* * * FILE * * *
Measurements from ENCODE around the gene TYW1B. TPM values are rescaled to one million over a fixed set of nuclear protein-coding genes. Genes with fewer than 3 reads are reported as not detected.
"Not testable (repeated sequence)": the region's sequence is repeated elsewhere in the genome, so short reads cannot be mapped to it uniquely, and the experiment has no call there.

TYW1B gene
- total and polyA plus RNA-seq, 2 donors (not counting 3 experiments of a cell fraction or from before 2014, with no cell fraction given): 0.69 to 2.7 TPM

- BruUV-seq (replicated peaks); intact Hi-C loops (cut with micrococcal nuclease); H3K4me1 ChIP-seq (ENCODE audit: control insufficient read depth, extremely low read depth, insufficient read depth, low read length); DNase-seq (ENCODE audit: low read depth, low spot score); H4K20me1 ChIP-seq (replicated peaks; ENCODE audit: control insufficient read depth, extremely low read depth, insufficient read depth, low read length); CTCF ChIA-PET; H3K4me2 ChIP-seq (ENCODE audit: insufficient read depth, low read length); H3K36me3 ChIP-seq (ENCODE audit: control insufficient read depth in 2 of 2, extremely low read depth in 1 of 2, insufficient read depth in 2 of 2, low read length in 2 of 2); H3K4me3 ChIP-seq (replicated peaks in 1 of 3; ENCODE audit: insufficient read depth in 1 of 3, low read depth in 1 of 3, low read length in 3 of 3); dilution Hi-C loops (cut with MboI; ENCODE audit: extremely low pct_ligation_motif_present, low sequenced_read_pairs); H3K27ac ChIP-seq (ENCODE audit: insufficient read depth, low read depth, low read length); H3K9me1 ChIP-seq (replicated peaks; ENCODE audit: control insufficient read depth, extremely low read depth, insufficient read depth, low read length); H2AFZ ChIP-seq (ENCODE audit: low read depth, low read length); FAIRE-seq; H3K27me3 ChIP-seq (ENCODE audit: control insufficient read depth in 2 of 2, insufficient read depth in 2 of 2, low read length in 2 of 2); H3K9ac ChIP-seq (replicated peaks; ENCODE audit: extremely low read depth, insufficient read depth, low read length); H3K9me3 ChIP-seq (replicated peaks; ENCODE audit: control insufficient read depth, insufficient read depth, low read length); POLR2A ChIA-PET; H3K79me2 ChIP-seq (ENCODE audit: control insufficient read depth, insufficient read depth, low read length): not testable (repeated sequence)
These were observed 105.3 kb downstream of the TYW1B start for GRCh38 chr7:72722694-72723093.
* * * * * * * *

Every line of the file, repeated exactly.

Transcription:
Measurements from ENCODE around the gene TYW1B. TPM values are rescaled to one million over a fixed set of nuclear protein-coding genes. Genes with fewer than 3 reads are reported as not detected.
"Not testable (repeated sequence)": the region's sequence is repeated elsewhere in the genome, so short reads cannot be mapped to it uniquely, and the experiment has no call there.

TYW1B gene
- total and polyA plus RNA-seq, 2 donors (not counting 3 experiments of a cell fraction or from before 2014, with no cell fraction given): 0.69 to 2.7 TPM

- BruUV-seq (replicated peaks); intact Hi-C loops (cut with micrococcal nuclease); H3K4me1 ChIP-seq (ENCODE audit: control insufficient read depth, extremely low read depth, insufficient read depth, low read length); DNase-seq (ENCODE audit: low read depth, low spot score); H4K20me1 ChIP-seq (replicated peaks; ENCODE audit: control insufficient read depth, extremely low read depth, insufficient read depth, low read length); CTCF ChIA-PET; H3K4me2 ChIP-seq (ENCODE audit: insufficient read depth, low read length); H3K36me3 ChIP-seq (ENCODE audit: control insufficient read depth in 2 of 2, extremely low read depth in 1 of 2, insufficient read depth in 2 of 2, low read length in 2 of 2); H3K4me3 ChIP-seq (replicated peaks in 1 of 3; ENCODE audit: insufficient read depth in 1 of 3, low read depth in 1 of 3, low read length in 3 of 3); dilution Hi-C loops (cut with MboI; ENCODE audit: extremely low pct_ligation_motif_present, low sequenced_read_pairs); H3K27ac ChIP-seq (ENCODE audit: insufficient read depth, low read depth, low read length); H3K9me1 ChIP-seq (replicated peaks; ENCODE audit: control insufficient read depth, extremely low read depth, insufficient read depth, low read length); H2AFZ ChIP-seq (ENCODE audit: low read depth, low read length); FAIRE-seq; H3K27me3 ChIP-seq (ENCODE audit: control insufficient read depth in 2 of 2, insufficient read depth in 2 of 2, low read length in 2 of 2); H3K9ac ChIP-seq (replicated peaks; ENCODE audit: extremely low read depth, insufficient read depth, low read length); H3K9me3 ChIP-seq (replicated peaks; ENCODE audit: control insufficient read depth, insufficient read depth, low read length); POLR2A ChIA-PET; H3K79me2 ChIP-seq (ENCODE audit: control insufficient read depth, insufficient read depth, low read length): not testable (repeated sequence)
These were observed 105.3 kb downstream of the TYW1B start for GRCh38 chr7:72722694-72723093.